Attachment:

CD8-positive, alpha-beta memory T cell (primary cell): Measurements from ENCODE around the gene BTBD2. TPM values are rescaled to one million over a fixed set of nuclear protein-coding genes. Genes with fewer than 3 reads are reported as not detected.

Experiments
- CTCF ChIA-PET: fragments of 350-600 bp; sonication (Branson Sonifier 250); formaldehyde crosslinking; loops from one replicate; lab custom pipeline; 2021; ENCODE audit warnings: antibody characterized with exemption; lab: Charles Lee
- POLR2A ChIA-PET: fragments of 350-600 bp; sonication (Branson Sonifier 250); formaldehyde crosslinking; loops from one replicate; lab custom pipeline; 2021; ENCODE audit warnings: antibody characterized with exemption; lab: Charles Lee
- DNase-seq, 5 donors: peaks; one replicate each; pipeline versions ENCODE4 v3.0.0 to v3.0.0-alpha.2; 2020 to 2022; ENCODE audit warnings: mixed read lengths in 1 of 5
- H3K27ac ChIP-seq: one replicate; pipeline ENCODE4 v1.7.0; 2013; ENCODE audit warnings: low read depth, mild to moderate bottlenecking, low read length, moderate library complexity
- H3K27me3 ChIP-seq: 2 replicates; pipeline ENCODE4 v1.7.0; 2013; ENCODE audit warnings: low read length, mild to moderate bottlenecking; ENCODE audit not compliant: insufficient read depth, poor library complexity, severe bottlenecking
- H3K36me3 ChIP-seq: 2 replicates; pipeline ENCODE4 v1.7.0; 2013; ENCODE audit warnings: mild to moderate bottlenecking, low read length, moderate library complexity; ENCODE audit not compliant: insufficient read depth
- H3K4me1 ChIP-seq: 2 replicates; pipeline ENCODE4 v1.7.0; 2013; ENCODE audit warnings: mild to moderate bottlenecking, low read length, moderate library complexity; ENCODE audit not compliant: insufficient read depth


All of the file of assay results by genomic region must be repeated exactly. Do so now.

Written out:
CD8-positive, alpha-beta memory T cell (primary cell): Measurements from ENCODE around the gene BTBD2. TPM values are rescaled to one million over a fixed set of nuclear protein-coding genes. Genes with fewer than 3 reads are reported as not detected.

Experiments
- CTCF ChIA-PET: fragments of 350-600 bp; sonication (Branson Sonifier 250); formaldehyde crosslinking; loops from one replicate; lab custom pipeline; 2021; ENCODE audit warnings: antibody characterized with exemption; lab: Charles Lee
- POLR2A ChIA-PET: fragments of 350-600 bp; sonication (Branson Sonifier 250); formaldehyde crosslinking; loops from one replicate; lab custom pipeline; 2021; ENCODE audit warnings: antibody characterized with exemption; lab: Charles Lee
- DNase-seq, 5 donors: peaks; one replicate each; pipeline versions ENCODE4 v3.0.0 to v3.0.0-alpha.2; 2020 to 2022; ENCODE audit warnings: mixed read lengths in 1 of 5
- H3K27ac ChIP-seq: one replicate; pipeline ENCODE4 v1.7.0; 2013; ENCODE audit warnings: low read depth, mild to moderate bottlenecking, low read length, moderate library complexity
- H3K27me3 ChIP-seq: 2 replicates; pipeline ENCODE4 v1.7.0; 2013; ENCODE audit warnings: low read length, mild to moderate bottlenecking; ENCODE audit not compliant: insufficient read depth, poor library complexity, severe bottlenecking
- H3K36me3 ChIP-seq: 2 replicates; pipeline ENCODE4 v1.7.0; 2013; ENCODE audit warnings: mild to moderate bottlenecking, low read length, moderate library complexity; ENCODE audit not compliant: insufficient read depth
- H3K4me1 ChIP-seq: 2 replicates; pipeline ENCODE4 v1.7.0; 2013; ENCODE audit warnings: mild to moderate bottlenecking, low read length, moderate library complexity; ENCODE audit not compliant: insufficient read depth